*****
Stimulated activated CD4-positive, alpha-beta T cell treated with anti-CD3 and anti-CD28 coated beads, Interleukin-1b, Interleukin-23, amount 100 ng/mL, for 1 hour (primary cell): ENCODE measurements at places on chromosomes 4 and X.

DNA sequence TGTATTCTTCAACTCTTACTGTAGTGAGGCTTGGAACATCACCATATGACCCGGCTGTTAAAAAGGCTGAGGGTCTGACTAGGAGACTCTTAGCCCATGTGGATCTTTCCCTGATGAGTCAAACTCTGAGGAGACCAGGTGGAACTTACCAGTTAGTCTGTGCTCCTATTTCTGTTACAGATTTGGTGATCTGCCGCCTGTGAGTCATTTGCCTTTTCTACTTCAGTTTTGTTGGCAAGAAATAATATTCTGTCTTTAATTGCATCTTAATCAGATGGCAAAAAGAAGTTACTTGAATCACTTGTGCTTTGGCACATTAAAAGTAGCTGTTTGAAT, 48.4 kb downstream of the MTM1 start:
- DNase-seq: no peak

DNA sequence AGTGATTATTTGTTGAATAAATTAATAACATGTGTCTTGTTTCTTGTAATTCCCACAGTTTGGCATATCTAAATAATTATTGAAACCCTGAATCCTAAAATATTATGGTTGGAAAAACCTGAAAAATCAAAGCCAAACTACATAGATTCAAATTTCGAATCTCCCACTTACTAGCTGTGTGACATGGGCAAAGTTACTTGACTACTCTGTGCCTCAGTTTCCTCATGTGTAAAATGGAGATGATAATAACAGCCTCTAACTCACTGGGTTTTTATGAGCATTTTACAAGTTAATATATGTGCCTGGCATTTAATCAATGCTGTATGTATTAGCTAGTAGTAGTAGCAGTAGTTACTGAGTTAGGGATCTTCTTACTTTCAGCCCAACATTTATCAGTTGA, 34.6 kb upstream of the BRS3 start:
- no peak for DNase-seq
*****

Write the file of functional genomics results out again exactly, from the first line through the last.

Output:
Stimulated activated CD4-positive, alpha-beta T cell treated with anti-CD3 and anti-CD28 coated beads, Interleukin-1b, Interleukin-23, amount 100 ng/mL, for 1 hour (primary cell): ENCODE measurements at places on chromosomes 4 and X.

DNA sequence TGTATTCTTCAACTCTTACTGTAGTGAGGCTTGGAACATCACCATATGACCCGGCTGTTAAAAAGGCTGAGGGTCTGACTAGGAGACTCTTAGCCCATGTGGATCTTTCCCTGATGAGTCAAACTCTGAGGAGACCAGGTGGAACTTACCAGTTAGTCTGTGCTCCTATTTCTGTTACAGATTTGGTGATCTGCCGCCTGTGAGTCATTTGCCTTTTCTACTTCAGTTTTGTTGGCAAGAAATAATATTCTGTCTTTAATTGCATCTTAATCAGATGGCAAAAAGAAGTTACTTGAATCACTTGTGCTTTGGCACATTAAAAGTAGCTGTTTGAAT, 48.4 kb downstream of the MTM1 start:
- DNase-seq: no peak

DNA sequence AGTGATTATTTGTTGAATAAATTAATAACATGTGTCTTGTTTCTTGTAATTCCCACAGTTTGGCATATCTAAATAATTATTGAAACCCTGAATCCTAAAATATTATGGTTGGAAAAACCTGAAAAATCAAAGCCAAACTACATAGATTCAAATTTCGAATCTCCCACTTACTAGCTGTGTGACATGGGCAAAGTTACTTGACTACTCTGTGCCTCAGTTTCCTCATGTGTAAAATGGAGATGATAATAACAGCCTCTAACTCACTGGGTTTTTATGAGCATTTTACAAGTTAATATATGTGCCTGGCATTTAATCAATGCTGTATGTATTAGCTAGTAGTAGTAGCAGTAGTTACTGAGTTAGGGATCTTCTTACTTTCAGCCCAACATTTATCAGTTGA, 34.6 kb upstream of the BRS3 start:
- no peak for DNase-seq